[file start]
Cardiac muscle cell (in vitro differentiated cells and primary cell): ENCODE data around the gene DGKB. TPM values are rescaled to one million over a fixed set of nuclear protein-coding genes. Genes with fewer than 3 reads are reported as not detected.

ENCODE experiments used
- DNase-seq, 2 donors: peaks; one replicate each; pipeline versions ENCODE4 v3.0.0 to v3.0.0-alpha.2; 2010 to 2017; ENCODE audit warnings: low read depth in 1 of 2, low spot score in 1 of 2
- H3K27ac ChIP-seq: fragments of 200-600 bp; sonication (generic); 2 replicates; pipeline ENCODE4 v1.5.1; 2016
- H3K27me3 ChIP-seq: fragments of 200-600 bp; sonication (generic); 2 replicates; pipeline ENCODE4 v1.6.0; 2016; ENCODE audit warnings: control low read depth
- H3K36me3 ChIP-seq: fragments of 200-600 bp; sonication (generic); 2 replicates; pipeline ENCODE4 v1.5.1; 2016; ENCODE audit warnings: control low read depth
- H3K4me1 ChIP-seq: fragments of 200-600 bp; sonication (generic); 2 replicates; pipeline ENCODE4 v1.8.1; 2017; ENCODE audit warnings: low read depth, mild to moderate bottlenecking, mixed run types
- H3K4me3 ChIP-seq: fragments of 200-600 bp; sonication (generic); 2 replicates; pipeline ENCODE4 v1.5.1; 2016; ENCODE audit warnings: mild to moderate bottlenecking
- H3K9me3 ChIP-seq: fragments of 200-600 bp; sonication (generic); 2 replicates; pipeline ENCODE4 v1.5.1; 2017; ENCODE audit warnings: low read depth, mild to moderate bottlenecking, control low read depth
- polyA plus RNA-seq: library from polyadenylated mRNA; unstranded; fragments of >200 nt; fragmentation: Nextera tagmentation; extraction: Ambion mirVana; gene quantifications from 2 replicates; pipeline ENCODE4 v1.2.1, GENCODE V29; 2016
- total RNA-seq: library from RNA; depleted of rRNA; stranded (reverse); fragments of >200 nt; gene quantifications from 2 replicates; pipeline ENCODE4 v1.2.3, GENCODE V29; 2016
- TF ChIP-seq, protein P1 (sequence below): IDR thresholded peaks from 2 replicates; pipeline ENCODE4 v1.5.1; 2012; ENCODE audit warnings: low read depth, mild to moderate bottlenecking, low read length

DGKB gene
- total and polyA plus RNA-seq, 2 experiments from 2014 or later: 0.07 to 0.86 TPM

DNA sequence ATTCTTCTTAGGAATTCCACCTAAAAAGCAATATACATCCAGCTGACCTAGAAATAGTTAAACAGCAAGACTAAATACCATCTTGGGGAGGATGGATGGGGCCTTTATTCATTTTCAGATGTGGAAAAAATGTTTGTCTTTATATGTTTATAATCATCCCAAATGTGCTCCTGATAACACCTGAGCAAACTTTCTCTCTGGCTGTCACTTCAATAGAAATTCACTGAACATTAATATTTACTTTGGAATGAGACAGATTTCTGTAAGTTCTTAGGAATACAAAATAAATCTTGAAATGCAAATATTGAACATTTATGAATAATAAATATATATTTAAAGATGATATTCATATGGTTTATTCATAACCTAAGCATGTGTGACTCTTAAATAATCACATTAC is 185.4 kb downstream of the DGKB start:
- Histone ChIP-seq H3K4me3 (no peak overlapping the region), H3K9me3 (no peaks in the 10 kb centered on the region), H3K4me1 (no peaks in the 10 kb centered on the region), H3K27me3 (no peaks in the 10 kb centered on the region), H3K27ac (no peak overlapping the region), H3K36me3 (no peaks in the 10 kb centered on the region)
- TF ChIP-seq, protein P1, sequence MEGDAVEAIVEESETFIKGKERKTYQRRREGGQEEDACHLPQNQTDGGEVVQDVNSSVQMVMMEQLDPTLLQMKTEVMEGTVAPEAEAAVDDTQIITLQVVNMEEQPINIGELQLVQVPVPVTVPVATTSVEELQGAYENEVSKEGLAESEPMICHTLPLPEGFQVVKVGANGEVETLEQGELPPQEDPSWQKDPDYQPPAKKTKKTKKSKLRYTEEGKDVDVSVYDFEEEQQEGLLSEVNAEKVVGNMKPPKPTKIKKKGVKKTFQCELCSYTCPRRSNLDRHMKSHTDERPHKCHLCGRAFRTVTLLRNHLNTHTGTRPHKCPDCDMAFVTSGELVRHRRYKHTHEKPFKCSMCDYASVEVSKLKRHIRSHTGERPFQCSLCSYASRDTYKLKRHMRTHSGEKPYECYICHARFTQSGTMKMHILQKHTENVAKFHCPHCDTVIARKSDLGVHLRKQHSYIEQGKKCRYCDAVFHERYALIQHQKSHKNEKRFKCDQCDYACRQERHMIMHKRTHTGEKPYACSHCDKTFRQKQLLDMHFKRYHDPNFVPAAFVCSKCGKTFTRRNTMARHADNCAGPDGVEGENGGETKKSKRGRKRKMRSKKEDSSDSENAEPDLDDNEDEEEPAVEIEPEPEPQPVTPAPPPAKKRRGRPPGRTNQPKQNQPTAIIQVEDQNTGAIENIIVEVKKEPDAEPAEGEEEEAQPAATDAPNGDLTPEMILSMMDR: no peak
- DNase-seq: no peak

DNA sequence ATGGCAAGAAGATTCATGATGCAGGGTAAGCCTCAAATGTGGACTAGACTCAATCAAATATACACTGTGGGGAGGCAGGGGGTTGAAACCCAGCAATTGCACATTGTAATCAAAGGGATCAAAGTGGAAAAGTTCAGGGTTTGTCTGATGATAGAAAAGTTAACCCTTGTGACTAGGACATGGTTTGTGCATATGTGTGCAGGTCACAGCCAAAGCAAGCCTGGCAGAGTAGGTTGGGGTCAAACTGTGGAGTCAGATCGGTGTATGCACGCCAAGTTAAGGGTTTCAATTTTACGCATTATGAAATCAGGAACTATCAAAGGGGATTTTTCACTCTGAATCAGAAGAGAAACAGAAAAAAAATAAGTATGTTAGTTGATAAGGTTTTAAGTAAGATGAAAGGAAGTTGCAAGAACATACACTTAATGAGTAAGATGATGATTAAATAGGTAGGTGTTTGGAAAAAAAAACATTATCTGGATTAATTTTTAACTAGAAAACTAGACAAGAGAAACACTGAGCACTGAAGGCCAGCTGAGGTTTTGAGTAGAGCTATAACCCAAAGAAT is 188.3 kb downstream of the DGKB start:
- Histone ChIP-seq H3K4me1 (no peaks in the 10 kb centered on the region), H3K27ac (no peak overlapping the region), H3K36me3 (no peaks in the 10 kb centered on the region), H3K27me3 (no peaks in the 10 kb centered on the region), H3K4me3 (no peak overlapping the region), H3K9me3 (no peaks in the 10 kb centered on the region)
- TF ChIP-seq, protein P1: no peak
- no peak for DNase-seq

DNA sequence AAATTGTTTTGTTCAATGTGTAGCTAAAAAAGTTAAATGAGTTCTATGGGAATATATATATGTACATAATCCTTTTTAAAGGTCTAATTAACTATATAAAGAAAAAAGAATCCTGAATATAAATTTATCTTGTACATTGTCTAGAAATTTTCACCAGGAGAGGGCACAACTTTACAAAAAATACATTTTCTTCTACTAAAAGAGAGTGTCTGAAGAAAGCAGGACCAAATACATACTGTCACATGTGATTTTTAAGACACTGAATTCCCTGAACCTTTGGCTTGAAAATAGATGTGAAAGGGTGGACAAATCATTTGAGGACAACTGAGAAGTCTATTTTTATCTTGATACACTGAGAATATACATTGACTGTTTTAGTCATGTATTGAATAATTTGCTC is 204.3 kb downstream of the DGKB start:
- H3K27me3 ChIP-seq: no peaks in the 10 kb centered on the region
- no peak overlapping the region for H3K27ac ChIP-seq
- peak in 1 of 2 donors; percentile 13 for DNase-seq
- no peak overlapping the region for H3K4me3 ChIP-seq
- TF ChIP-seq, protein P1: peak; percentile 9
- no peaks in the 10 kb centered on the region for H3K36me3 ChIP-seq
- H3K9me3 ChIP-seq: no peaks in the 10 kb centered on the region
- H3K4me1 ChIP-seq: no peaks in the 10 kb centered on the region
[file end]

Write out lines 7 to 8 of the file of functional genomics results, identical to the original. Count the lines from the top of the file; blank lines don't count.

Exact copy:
- H3K4me1 ChIP-seq: fragments of 200-600 bp; sonication (generic); 2 replicates; pipeline ENCODE4 v1.8.1; 2017; ENCODE audit warnings: low read depth, mild to moderate bottlenecking, mixed run types
- H3K4me3 ChIP-seq: fragments of 200-600 bp; sonication (generic); 2 replicates; pipeline ENCODE4 v1.5.1; 2016; ENCODE audit warnings: mild to moderate bottlenecking